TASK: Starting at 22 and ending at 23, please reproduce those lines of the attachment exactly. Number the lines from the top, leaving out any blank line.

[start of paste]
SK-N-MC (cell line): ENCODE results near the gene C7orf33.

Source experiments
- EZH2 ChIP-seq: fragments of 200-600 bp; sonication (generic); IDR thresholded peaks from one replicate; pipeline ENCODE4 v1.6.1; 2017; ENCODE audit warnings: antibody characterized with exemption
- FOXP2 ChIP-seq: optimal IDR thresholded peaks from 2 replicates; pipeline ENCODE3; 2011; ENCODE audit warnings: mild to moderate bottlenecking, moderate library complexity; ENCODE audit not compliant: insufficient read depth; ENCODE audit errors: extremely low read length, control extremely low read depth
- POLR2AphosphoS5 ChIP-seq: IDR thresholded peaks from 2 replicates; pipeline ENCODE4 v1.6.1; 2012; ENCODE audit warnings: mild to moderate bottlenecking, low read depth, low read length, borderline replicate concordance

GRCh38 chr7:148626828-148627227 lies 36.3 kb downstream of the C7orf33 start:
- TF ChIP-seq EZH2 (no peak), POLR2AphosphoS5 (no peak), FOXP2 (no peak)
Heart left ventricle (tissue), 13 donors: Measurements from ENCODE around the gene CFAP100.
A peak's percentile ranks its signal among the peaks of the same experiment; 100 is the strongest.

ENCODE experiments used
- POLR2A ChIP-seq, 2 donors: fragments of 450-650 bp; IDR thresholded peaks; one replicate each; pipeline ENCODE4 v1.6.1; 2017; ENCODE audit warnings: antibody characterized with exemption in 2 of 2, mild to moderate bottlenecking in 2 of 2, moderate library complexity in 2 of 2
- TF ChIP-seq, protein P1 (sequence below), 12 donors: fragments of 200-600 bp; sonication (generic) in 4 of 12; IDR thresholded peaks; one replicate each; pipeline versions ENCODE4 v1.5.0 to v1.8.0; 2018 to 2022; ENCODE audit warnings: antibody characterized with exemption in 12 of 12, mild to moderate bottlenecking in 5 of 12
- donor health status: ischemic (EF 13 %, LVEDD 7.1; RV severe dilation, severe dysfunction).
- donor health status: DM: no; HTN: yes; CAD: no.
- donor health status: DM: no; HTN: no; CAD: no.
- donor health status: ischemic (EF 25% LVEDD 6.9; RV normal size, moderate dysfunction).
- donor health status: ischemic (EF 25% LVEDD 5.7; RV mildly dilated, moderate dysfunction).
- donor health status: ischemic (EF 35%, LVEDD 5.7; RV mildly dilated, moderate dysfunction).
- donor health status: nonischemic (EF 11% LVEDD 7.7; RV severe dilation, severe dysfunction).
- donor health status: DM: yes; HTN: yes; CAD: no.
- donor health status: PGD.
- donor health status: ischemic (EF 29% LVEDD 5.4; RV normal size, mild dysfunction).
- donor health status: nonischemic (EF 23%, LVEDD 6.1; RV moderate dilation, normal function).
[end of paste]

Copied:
- donor health status: ischemic (EF 29% LVEDD 5.4; RV normal size, mild dysfunction).
- donor health status: nonischemic (EF 23%, LVEDD 6.1; RV moderate dilation, normal function).